I love this painting of David fighting Goliath on a building in Regensburg, Germany.  For me, it is a symbol of the story coming alive for us today.  Take a minute to think about some Goliaths in your life…some big-bugaboo’s you’d love to conquer.  There are 3×5 cards in the pew rack if you want to write them down.  Don’t be embarrassed by your list. Just accept it for what it is.  For example, over the past year, I’ve been working a lot with health and relationship issues, but at different times in the past the issues have been financial or work related.

Now think about what might be smooth stones for you.  What has helped you work through challenges in the past?  I’ll give you the opportunity to share yours a little later. To get us started, here are five of mine:

(slide) First, “The Word of God”– including bible verses, and songs, or sometimes an idea a friend shares.  I try to keep a spiritual quote or hymn handy on both my electronic and actual desktops for my eye to light upon during the day.   A favorite Bible verse that I often pray with is this one “I know the thoughts that I think toward you says the Lord, thoughts of peace and not of evil, to give you a future and a hope.” I find comfort in reminding myself that God is constantly giving me and others the thoughts we need to respond to the moment in a calm healing manner. Singing God’s word really helps me too, and I often find additional strength by actually singing the words out loud when possible.  I’ve also been caught whistling worship songs in the Middle School halls where I work.

Recently I was reading through our Fellowship’s Covenant, which summarizes what we belief in and stand for.  A copy is available on the back table if you are interested (hold up copy).  It was fun to find that this and the other stones I’m going to mention are also foundation stones that the Fellowship rests upon.  For example the Covenant talks about how we “Embrace the Inspired Word of the Bible.”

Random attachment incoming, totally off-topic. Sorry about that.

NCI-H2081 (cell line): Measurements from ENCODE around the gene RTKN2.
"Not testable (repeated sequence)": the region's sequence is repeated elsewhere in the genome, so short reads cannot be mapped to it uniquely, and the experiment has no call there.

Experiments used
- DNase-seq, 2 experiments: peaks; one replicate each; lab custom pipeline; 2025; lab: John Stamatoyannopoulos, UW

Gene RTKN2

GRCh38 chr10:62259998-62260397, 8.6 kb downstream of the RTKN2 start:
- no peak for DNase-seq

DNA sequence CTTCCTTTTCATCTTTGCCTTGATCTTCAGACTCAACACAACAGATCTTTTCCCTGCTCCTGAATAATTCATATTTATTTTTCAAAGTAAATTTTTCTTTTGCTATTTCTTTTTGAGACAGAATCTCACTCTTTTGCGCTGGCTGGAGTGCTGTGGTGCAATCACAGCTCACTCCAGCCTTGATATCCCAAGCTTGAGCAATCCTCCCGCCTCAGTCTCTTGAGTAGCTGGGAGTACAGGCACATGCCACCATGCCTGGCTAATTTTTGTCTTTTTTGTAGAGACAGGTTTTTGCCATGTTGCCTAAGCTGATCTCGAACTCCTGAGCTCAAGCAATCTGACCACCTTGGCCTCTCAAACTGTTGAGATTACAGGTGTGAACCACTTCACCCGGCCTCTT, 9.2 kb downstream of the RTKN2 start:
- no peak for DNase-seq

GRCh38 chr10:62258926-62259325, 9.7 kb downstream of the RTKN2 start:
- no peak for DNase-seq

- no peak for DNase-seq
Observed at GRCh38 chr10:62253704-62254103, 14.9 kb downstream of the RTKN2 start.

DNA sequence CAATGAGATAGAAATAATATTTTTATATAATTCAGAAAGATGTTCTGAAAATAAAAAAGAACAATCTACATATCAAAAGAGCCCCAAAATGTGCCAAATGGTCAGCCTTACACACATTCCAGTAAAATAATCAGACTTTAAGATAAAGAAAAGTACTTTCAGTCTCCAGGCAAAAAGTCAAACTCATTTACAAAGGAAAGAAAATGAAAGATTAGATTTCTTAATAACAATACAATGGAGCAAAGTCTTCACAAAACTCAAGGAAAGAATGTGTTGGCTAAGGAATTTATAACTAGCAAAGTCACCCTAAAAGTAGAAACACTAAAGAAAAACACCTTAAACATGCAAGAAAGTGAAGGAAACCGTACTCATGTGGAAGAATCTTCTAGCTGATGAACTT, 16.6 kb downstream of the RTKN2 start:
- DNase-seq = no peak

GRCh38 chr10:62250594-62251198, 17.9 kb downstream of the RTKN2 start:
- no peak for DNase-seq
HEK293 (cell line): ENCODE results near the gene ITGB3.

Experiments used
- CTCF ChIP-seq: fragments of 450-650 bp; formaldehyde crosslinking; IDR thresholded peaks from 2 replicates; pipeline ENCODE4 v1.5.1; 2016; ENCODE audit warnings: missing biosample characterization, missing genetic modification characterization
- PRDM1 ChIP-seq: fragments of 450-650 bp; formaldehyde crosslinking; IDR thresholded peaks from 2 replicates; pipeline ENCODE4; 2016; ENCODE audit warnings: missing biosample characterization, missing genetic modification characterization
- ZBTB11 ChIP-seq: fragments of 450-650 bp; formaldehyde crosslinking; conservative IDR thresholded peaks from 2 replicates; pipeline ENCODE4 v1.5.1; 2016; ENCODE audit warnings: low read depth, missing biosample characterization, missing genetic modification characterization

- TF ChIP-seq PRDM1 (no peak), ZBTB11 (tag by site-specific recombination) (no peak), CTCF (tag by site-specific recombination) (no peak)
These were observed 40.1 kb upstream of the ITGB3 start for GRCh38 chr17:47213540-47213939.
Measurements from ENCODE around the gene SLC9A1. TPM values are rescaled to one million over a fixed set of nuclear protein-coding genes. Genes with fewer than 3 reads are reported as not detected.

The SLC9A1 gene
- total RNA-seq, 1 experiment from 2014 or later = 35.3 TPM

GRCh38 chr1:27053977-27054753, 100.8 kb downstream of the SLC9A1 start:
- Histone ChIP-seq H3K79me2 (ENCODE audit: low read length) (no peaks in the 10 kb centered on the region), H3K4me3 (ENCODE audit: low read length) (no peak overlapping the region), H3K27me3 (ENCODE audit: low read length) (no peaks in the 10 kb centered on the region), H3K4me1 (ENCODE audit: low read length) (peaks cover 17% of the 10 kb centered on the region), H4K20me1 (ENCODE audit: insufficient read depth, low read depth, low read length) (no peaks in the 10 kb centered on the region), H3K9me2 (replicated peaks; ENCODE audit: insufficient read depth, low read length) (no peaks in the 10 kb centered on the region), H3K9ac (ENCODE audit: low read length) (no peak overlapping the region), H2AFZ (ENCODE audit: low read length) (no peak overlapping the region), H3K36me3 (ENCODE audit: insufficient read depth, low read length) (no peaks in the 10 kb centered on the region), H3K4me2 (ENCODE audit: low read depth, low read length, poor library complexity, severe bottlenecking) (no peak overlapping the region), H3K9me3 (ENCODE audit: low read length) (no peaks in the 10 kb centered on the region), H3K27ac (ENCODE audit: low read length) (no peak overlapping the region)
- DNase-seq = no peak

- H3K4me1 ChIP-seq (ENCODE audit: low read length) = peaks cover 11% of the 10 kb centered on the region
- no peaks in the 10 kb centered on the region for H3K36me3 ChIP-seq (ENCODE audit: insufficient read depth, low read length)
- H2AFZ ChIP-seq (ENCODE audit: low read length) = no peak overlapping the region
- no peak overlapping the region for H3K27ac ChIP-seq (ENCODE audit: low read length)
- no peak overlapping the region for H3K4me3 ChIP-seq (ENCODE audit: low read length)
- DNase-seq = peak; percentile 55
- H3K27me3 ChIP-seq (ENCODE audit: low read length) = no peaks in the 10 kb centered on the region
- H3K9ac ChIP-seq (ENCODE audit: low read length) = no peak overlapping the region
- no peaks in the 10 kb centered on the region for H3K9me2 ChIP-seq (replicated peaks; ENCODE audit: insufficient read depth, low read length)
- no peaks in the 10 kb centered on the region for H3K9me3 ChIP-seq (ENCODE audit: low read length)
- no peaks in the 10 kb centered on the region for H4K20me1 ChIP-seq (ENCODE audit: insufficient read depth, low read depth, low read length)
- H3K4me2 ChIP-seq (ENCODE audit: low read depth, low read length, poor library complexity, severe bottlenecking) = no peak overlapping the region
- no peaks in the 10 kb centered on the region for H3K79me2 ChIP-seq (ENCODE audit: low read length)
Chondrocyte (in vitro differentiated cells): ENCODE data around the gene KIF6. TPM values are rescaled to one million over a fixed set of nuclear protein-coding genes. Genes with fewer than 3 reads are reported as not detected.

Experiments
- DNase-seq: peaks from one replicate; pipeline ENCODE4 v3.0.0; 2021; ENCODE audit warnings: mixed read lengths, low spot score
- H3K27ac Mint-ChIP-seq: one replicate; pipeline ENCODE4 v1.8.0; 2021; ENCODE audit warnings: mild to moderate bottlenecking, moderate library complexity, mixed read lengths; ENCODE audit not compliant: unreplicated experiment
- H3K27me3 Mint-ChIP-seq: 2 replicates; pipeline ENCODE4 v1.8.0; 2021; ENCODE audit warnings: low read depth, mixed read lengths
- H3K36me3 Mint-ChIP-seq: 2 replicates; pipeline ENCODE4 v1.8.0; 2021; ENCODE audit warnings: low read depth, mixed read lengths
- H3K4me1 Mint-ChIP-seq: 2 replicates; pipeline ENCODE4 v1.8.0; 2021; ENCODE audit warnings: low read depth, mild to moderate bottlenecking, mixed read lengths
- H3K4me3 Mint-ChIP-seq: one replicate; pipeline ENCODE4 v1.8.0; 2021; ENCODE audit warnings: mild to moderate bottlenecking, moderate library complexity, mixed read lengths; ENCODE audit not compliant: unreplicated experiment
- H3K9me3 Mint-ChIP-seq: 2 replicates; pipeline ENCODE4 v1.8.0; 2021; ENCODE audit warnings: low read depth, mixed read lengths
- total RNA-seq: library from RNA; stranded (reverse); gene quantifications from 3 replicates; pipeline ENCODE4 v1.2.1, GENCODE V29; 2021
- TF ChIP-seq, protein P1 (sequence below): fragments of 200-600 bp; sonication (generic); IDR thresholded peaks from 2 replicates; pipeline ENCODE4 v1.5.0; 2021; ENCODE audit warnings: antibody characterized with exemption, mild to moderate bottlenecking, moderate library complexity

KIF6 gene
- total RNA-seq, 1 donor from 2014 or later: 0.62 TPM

(slide) My 2nd stone is “Praying with Others”–When the going gets tough, I often call others for help.  In James it says, “Is any among you sick? Let him call for the elders of the church, and let them pray over him…and the prayer of faith will save the sick.” I’m very grateful for the prayers of Christian Science practitioners, whose vocations are the practice of spiritual healing.  They are available 24/7 if needed to pray for you. Sometimes I ask for the prayers of family members or friends.  Our church has an active Prayer Ministry team eager to pray with people through any situation.  Requests for prayer can be put in the flowered box in the back.  I am also grateful to everyone here who has let me pray for them.  Thank you! Invariably my prayers for others bless me too and have helped pull me through some difficult times.  Our Covenant talks about prayer ministry and the importance of being witnesses to the Kingdom of God as existent right here and right now.

(slide) The 3rd stone, “Gratitude,” ties into our Covenant as a way to glorify God.  It is hard to grateful and sad or worried at the same time. Mindy shared a wonderful Gathering last week about getting out of the box in our expression of gratitude.

I remember one time when our children were little, I heard them downstairs them yelling at each other. While normally I would have run to intervene, this time I found myself sitting down on the floor right where I was and expressing gratitude for the exact opposite of what my ears were hearing, “Thank you God for having done everything so well, for making Heidi and Lincoln peaceful and calm.  Thank you for making them gentle and forgivingm” etc. for several minutes until suddenly I realized it was quiet. They’d worked things out and were again playing happily.  My prayer of gratitude was the only action needed.  Gotthold Lessing says, “A single grateful thought toward heaven is the most complete prayer.”

I also find it helpful sometimes to look back and remember experiences like this one when I’ve felt God’s healing presence.  Gratitude for past proofs of God’s care, helps give me encouragement and expectancy of good in present situations.